A close listen to "Crazy" reveals not only what an amazingly prescient band Pylon was, but also what a remarkably ahead-of-his-time guitarist Bewley was.  Neat and clean when his contemporaries were messy and incoherent, his playing on "Crazy" mixes wistful mirror-ball prom slow dance somberness with clipped crisp chords, and the net effect is somehow both thousand-yard-stare serious and life-affirmingly gorgeous.  There used to be a video one could find on the web of the original Pylon, pre-reunions, playing their final show in December of 1983.  When they broke into "Crazy", it was honestly one of the most awesome rock and roll moments I have ever seen: Lachowski and Bewley criss-cross the stage in dancing oblivion, while Vanessa, in between stanzas, twirls in a circle in her floral dress, as if nothing in the world is more meaningful and profound than dancing around with her friends on this stage playing the single greatest song the world has ever known.  It's shocking that a band this on the money would be on the verge of giving up because the band was "no longer fun", but they definitely went out on a high note.

 Pylon taught fellow Athen-ites R.E.M. how to rock in an art-school way while still staying true to their Southern roots, but a vocalist like Michael Stipe was always too mannered and affected, and Peter Buck was too much of a record store geek in his six-string pilfering.  Pylon were affectless and feckless, and you can listen to their music over and over and never get a clue as to where they are getting it all from.  There really weren't any forebearers to Pylon's music, only future imitators.  Bewley's role is crucial in the post-punk landscape: few guitarists of his time eschewed the stylistic trappings of the lead guitarist as shrewdly as Bewley.  There really is never a moment on a Pylon track where he just cuts loose-- every second of every song, the bass and guitar are playing an intricate cat and mouse game where economy is king and labor is divided equally.  The true democracy of the band's sound is one that is a rarity in rock music then and now: maybe in the utilitarian growl of The Jesus Lizard; perhaps in the all-the-parts-clicking-together musical thrift of The Strokes.  But ultimately, the music of Pylon exists on its own little branch of rock n' roll's family tree-- the band are more well-known by the people who they associated with, or were covered by, than who are their actual musical brethren.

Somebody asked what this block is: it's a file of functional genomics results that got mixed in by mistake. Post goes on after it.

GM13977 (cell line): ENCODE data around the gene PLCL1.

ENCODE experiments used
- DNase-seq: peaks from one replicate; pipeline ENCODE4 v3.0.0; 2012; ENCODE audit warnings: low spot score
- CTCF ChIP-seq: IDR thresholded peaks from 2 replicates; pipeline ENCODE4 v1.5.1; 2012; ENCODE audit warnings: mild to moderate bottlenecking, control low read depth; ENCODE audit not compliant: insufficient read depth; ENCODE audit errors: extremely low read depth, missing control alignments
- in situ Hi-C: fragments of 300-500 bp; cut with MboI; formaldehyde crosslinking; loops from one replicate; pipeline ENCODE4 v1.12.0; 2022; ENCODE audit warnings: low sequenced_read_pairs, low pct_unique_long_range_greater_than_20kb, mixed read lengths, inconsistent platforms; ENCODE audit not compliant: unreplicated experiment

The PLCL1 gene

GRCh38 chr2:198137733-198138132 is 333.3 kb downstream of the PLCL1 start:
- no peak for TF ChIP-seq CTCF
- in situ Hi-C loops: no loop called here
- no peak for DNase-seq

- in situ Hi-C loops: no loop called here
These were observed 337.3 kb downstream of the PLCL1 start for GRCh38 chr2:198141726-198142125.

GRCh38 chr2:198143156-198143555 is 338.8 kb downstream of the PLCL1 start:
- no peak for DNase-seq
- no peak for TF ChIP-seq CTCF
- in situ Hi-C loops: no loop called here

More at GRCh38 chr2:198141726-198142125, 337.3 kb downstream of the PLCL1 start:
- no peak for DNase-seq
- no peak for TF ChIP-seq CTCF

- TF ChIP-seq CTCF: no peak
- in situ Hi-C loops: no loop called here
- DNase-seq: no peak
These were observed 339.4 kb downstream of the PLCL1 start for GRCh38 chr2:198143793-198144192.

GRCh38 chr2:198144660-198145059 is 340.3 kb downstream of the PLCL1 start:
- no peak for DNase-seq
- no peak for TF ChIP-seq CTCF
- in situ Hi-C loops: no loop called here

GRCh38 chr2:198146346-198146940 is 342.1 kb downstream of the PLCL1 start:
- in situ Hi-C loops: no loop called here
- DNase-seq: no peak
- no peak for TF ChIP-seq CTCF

No discussion of Pylon is complete without bemoaning how the band never got their due, and one is supposed to either a) see this as evidence that awesomeness in and of itself is never rewarded, and/or b) that the band are exemplars of a certain indie ideal for never having cashed in and gone for the brass ring.  Personally I have no opinion on the matter other than I wish that I could have seen them in their prime, and I wish that all of their music was still in print.  That said, it's worth noting that the band's more low-key reunion phase lasted considerably longer than its initial run from 1979-83; upon re-forming in 1989, they toured with R.E.M. and The B-52's, they put out a new album (1990's way under-rated and oft-maligned Chain, on Sky Records)... and then promptly broke up again, only to re-form in fits and starts a few times in the ensuing two decades.  The most recent stretch, from 2004 to the present, was instigated by Bewley, and resulted in a few shows here and there (frustratingly, none reached Boston!).  A quick Youtube search will show that the band still had it during these reunions, although gone are the days when they were on the cusp of opening up a big stadium tour.  Still, Bewley's untimely demise is made all the more sad when you consider that the band has been more active lately than they had been in decades.

In any case, in the words of Lackwoski in his e-mail to the Pylon faithful announcing Bewley's passing: "We love Randy".  Rest in peace, and may your music live on.